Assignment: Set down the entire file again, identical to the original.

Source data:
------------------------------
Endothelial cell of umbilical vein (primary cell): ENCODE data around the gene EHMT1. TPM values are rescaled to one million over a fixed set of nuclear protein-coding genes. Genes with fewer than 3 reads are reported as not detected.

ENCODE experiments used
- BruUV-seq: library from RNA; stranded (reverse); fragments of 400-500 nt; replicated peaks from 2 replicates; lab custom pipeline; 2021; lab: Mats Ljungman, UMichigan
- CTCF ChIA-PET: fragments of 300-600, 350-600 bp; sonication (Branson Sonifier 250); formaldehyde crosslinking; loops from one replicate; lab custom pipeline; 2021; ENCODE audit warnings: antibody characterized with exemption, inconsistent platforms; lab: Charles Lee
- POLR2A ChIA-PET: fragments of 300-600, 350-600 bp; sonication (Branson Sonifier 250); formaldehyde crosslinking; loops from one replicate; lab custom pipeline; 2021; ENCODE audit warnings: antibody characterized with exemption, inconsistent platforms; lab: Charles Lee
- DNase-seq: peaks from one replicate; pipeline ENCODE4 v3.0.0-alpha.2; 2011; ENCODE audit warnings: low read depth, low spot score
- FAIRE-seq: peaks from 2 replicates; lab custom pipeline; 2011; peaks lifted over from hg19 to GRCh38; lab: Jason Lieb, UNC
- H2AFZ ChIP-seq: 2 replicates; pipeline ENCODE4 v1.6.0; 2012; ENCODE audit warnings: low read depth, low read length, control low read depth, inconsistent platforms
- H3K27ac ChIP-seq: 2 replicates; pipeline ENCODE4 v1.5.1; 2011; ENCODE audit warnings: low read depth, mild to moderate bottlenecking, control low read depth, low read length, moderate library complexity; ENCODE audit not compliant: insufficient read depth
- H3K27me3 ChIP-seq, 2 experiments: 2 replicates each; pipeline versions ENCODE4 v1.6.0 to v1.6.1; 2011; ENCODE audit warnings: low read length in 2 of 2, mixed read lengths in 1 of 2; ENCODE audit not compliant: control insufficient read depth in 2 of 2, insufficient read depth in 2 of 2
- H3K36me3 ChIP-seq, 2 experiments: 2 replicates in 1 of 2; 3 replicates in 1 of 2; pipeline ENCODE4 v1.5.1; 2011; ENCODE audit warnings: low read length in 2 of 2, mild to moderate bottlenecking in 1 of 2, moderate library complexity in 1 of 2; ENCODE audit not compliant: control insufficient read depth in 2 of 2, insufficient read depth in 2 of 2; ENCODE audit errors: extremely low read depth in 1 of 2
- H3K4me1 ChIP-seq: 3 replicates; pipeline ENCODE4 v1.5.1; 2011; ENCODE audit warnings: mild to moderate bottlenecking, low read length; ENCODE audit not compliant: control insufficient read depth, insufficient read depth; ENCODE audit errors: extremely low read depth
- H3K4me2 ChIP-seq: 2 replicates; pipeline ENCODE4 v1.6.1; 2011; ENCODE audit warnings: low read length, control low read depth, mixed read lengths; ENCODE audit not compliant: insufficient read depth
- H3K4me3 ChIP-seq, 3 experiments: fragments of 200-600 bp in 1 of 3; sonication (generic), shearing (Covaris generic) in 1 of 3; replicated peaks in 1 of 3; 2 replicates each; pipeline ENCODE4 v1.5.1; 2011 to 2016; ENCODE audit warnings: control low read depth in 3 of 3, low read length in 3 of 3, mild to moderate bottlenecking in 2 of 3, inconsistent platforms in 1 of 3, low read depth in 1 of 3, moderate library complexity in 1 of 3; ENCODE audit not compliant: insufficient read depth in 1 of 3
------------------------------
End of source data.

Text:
Endothelial cell of umbilical vein (primary cell): ENCODE data around the gene EHMT1. TPM values are rescaled to one million over a fixed set of nuclear protein-coding genes. Genes with fewer than 3 reads are reported as not detected.

ENCODE experiments used
- BruUV-seq: library from RNA; stranded (reverse); fragments of 400-500 nt; replicated peaks from 2 replicates; lab custom pipeline; 2021; lab: Mats Ljungman, UMichigan
- CTCF ChIA-PET: fragments of 300-600, 350-600 bp; sonication (Branson Sonifier 250); formaldehyde crosslinking; loops from one replicate; lab custom pipeline; 2021; ENCODE audit warnings: antibody characterized with exemption, inconsistent platforms; lab: Charles Lee
- POLR2A ChIA-PET: fragments of 300-600, 350-600 bp; sonication (Branson Sonifier 250); formaldehyde crosslinking; loops from one replicate; lab custom pipeline; 2021; ENCODE audit warnings: antibody characterized with exemption, inconsistent platforms; lab: Charles Lee
- DNase-seq: peaks from one replicate; pipeline ENCODE4 v3.0.0-alpha.2; 2011; ENCODE audit warnings: low read depth, low spot score
- FAIRE-seq: peaks from 2 replicates; lab custom pipeline; 2011; peaks lifted over from hg19 to GRCh38; lab: Jason Lieb, UNC
- H2AFZ ChIP-seq: 2 replicates; pipeline ENCODE4 v1.6.0; 2012; ENCODE audit warnings: low read depth, low read length, control low read depth, inconsistent platforms
- H3K27ac ChIP-seq: 2 replicates; pipeline ENCODE4 v1.5.1; 2011; ENCODE audit warnings: low read depth, mild to moderate bottlenecking, control low read depth, low read length, moderate library complexity; ENCODE audit not compliant: insufficient read depth
- H3K27me3 ChIP-seq, 2 experiments: 2 replicates each; pipeline versions ENCODE4 v1.6.0 to v1.6.1; 2011; ENCODE audit warnings: low read length in 2 of 2, mixed read lengths in 1 of 2; ENCODE audit not compliant: control insufficient read depth in 2 of 2, insufficient read depth in 2 of 2
- H3K36me3 ChIP-seq, 2 experiments: 2 replicates in 1 of 2; 3 replicates in 1 of 2; pipeline ENCODE4 v1.5.1; 2011; ENCODE audit warnings: low read length in 2 of 2, mild to moderate bottlenecking in 1 of 2, moderate library complexity in 1 of 2; ENCODE audit not compliant: control insufficient read depth in 2 of 2, insufficient read depth in 2 of 2; ENCODE audit errors: extremely low read depth in 1 of 2
- H3K4me1 ChIP-seq: 3 replicates; pipeline ENCODE4 v1.5.1; 2011; ENCODE audit warnings: mild to moderate bottlenecking, low read length; ENCODE audit not compliant: control insufficient read depth, insufficient read depth; ENCODE audit errors: extremely low read depth
- H3K4me2 ChIP-seq: 2 replicates; pipeline ENCODE4 v1.6.1; 2011; ENCODE audit warnings: low read length, control low read depth, mixed read lengths; ENCODE audit not compliant: insufficient read depth
- H3K4me3 ChIP-seq, 3 experiments: fragments of 200-600 bp in 1 of 3; sonication (generic), shearing (Covaris generic) in 1 of 3; replicated peaks in 1 of 3; 2 replicates each; pipeline ENCODE4 v1.5.1; 2011 to 2016; ENCODE audit warnings: control low read depth in 3 of 3, low read length in 3 of 3, mild to moderate bottlenecking in 2 of 3, inconsistent platforms in 1 of 3, low read depth in 1 of 3, moderate library complexity in 1 of 3; ENCODE audit not compliant: insufficient read depth in 1 of 3